“The acceleration of an object is
directly proportional to the net force and inversely proportional
to its mass.” This can be expressed in equation form:
Force = (Mass) x (Acceleration)
You chose wisely!
When a net, or excess, force
is applied to an object, it will accelerate in the direction of
the force. In physics we say that the acceleration is directly proportional
to the force.
Of course, the more massive the object, the slower
it will accelerate. In this case, we say that the acceleration is
inversely proportional to the mass (as mass increases, the acceleration
decreases, and vice-versa).
We write this equation as:
Force (thrust) = Mass x Acceleration
Or we can write it as:
Acceleration = Force ÷ Mass
Example: The force is 25.0 lbs
of thrust. The rocket has a mass of 1.400 kilograms. Calculate the
rocket's acceleration if it moved HORIZONTALLY (we don’t want
to fight gravity yet), on some frictionless surface.
Solution: First we need to change
pounds of thrust into the metric equivalent of pounds…a unit
called Newtons. We do this by multiplying 4.45
Newtons per pound times the number of pounds of force, so….25.0
lbs x 4.45 Newtons/lb = 111.3 Newtons of metric force.
= (111.3 Newtons) ÷ (1.4 kilograms)
= 79.5 Newtons per kilogram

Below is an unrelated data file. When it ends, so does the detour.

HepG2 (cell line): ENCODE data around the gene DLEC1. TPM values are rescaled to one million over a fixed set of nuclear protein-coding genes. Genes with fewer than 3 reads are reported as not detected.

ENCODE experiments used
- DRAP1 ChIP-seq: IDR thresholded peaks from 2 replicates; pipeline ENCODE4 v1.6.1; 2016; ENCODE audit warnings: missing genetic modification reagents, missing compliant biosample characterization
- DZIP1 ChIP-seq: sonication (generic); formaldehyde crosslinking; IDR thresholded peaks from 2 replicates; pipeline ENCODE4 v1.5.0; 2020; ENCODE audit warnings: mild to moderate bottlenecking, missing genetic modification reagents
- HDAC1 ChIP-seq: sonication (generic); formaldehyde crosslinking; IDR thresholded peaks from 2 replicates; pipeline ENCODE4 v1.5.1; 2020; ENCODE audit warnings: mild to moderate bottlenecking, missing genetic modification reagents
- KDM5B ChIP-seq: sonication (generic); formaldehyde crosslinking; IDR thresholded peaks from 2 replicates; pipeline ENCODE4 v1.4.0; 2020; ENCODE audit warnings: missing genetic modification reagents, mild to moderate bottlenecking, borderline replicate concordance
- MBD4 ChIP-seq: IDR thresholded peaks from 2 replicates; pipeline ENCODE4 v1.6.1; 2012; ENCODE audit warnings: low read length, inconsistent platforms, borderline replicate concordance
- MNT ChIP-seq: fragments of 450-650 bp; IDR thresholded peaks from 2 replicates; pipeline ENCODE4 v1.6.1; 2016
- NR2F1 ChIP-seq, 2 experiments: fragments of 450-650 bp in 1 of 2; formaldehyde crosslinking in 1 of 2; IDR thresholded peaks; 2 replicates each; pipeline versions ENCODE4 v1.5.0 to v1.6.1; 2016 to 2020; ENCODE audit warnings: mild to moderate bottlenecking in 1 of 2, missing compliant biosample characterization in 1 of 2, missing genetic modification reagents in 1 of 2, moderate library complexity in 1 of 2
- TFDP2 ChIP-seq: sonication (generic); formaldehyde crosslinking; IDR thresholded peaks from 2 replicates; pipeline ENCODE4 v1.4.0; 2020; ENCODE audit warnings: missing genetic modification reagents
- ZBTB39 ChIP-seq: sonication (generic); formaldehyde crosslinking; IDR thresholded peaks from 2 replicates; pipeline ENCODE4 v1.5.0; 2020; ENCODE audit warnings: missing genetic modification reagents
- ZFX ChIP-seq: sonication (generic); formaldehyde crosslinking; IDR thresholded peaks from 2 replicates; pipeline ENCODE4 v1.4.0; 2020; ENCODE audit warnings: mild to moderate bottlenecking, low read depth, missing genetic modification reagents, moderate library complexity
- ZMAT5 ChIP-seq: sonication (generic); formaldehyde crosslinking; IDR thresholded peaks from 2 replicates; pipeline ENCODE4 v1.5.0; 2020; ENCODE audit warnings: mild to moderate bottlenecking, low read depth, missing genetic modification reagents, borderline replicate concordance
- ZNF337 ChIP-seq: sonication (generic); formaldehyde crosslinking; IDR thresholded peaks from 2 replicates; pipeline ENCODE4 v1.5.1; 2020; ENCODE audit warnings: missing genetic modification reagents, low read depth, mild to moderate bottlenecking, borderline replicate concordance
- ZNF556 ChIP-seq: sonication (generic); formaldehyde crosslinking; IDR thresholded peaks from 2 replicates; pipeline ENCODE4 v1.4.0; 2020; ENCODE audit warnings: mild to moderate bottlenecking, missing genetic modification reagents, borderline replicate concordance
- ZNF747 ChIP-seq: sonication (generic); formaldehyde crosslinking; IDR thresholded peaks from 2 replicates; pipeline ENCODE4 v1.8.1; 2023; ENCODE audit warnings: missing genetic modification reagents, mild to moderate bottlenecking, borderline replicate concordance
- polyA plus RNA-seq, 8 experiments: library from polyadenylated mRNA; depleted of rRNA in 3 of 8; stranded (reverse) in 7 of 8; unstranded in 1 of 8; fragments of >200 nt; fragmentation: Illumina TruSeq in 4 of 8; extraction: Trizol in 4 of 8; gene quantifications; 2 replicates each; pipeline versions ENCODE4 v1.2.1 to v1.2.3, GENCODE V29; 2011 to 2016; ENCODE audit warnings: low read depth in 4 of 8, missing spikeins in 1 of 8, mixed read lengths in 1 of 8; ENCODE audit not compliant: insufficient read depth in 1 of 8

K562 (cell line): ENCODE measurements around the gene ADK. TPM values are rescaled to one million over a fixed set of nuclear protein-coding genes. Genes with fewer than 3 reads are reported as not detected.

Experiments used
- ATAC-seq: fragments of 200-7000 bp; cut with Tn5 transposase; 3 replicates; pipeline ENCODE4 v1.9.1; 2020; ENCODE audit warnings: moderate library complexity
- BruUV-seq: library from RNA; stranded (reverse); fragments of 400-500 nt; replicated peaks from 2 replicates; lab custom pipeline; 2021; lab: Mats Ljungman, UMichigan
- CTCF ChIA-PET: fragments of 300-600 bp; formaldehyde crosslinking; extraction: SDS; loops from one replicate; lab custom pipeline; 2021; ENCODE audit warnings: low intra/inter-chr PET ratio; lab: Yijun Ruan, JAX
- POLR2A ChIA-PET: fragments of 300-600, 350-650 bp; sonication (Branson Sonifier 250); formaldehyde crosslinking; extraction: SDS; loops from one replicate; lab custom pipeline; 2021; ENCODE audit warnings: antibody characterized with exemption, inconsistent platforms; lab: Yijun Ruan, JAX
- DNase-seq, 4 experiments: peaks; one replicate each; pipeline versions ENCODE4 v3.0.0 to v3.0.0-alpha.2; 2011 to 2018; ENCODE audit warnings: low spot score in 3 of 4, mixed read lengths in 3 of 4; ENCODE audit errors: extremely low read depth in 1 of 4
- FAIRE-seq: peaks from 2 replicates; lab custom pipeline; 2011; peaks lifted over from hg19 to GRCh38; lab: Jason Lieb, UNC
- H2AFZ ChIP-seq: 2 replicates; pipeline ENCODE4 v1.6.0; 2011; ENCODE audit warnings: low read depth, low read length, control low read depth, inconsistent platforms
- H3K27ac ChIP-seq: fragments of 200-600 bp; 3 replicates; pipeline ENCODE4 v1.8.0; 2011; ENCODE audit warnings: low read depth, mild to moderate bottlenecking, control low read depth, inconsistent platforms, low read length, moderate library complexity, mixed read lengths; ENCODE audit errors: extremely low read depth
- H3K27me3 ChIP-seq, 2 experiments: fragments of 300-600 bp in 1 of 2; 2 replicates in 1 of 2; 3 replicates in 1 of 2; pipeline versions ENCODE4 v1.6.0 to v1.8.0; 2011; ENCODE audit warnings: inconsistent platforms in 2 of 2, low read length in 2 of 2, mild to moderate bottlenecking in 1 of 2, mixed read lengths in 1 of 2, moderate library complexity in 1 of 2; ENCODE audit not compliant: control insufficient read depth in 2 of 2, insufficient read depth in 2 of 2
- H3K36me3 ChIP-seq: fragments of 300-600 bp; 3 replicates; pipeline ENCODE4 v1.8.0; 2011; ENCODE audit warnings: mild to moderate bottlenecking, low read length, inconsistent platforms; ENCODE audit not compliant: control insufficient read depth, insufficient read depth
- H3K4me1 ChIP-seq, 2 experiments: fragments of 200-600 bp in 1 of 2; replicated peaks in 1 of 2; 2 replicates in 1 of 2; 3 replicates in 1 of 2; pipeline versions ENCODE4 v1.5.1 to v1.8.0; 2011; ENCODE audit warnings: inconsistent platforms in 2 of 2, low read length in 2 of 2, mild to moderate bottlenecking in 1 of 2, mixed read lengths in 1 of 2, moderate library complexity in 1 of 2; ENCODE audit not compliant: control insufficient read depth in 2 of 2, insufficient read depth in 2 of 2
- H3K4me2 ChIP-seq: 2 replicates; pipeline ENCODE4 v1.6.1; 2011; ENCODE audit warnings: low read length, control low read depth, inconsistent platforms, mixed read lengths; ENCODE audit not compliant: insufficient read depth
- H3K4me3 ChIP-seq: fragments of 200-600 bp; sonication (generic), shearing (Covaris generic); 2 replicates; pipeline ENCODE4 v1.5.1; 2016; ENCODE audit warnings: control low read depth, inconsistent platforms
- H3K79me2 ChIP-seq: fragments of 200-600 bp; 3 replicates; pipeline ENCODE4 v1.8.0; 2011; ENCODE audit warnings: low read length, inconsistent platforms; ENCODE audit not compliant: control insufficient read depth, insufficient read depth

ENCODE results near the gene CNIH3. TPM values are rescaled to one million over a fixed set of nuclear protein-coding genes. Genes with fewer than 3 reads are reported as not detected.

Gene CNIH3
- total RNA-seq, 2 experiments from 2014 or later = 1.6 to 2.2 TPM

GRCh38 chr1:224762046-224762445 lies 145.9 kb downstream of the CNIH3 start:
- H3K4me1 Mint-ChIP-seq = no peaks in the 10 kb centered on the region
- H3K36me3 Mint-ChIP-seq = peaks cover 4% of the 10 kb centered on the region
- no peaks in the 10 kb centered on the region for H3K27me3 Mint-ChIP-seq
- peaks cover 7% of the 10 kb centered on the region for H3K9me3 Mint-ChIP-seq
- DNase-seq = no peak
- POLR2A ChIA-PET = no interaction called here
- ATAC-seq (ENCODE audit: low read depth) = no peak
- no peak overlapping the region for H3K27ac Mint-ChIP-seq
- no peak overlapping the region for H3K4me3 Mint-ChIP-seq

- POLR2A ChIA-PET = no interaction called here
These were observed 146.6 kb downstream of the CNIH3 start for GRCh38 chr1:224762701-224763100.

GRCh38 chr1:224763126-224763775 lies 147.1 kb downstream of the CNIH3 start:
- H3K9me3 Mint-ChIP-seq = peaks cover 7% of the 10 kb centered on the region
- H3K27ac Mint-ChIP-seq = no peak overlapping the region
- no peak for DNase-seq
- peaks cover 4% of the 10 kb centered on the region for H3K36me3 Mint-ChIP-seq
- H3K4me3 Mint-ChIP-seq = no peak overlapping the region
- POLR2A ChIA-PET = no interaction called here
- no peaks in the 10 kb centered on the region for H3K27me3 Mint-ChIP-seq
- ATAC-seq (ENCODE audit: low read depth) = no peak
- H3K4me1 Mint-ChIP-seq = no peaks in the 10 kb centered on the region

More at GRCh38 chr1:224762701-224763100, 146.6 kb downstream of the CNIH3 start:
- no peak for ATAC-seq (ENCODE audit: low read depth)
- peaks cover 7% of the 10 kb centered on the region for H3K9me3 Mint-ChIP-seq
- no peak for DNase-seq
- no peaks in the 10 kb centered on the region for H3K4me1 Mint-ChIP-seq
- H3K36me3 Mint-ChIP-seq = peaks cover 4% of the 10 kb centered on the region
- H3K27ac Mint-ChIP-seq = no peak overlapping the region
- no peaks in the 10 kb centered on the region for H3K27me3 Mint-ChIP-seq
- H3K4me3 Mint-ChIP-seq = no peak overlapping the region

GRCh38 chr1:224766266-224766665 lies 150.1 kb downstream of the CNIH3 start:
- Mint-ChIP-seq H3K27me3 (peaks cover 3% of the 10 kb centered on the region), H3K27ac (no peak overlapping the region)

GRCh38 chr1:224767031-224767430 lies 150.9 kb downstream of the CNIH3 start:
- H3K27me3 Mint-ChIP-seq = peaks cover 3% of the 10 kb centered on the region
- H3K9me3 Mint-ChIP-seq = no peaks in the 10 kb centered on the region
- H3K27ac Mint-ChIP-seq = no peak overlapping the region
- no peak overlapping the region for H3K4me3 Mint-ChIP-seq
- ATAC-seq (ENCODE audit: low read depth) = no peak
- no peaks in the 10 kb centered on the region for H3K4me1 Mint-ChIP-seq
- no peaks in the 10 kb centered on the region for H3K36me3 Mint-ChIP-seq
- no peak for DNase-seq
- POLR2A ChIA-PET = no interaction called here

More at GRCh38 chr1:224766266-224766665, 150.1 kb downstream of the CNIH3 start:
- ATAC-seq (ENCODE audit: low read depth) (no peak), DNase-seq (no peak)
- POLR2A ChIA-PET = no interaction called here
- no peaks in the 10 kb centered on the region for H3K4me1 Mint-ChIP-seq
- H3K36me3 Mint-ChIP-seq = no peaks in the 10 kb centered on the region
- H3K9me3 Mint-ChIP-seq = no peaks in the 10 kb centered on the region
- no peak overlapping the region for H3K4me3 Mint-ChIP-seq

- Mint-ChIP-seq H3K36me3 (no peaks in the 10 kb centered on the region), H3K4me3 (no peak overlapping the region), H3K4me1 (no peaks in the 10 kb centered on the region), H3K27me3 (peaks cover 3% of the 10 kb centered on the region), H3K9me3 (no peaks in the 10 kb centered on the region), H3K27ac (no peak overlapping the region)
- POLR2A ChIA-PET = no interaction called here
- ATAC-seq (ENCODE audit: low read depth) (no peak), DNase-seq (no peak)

= 79.5 meters per second each second
That means that the rocket’s
speed increases by 79.5 meters per second every second.
If we fire the rocket vertically, its acceleration will be a bit
less since it will struggle against gravity. That calculation is:
Acceleration = Force ÷
If the rocket moves vertically, there are TWO forces:
the upward thrust of 25 pounds, or 111.3 Newtons, and the downward
pull of gravity, which is the rocket’s weight.
First, what does the rocket weigh? The rocket has a mass of 1.40 kilograms. Any object’s
weight is found by multiplying its mass times the force of gravity.
On the surface of the Earth, the force of gravity is 9.80 Newtons
for every kilogram of mass (written as 9.8 N/kg).
= mass x gravitational force
= (1.40 kilograms) x (9.80 Newtons per kilogram)
= 13.7 Newtons
Let’s use the weight in the acceleration equation: